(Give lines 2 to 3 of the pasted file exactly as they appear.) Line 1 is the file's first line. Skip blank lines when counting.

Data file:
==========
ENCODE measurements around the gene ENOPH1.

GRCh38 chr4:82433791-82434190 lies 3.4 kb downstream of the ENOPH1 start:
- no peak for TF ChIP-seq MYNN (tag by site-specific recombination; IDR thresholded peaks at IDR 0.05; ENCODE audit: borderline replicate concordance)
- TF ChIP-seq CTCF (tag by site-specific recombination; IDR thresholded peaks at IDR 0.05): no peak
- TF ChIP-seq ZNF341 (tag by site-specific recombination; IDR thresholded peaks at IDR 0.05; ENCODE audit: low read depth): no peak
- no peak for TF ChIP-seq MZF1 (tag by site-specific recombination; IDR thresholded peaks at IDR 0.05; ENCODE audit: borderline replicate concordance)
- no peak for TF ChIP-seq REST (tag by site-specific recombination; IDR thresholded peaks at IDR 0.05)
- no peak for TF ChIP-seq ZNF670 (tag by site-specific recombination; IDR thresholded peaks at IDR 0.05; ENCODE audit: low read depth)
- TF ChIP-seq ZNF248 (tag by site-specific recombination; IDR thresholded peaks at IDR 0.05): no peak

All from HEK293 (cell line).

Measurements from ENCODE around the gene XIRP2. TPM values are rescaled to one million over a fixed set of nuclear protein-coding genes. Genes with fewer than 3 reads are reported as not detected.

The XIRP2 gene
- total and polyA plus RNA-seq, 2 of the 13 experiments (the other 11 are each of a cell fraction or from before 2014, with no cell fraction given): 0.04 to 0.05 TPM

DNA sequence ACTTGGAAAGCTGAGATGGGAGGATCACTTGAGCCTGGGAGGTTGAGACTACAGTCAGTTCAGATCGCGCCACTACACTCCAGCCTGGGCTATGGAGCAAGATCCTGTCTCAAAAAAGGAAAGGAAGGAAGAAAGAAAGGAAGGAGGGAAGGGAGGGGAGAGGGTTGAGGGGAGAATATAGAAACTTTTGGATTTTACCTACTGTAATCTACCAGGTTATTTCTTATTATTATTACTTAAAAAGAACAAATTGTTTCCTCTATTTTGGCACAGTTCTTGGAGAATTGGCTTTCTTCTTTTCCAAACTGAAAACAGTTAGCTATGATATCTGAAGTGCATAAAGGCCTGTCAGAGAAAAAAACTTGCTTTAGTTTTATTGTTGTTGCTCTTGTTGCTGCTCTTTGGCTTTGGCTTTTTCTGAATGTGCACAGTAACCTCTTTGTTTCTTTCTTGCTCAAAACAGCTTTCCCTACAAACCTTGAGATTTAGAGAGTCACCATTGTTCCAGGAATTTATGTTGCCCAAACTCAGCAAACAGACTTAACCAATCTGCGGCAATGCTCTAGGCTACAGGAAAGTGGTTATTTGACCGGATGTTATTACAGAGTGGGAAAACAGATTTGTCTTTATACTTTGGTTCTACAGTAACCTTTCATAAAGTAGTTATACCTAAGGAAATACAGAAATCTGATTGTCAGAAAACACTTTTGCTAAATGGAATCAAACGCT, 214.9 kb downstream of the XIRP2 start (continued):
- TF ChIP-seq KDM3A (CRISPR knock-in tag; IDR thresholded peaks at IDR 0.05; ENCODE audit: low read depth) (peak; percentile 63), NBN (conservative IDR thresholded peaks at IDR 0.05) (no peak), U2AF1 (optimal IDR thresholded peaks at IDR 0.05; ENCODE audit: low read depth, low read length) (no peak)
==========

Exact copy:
GRCh38 chr4:82433791-82434190 lies 3.4 kb downstream of the ENOPH1 start:
- no peak for TF ChIP-seq MYNN (tag by site-specific recombination; IDR thresholded peaks at IDR 0.05; ENCODE audit: borderline replicate concordance)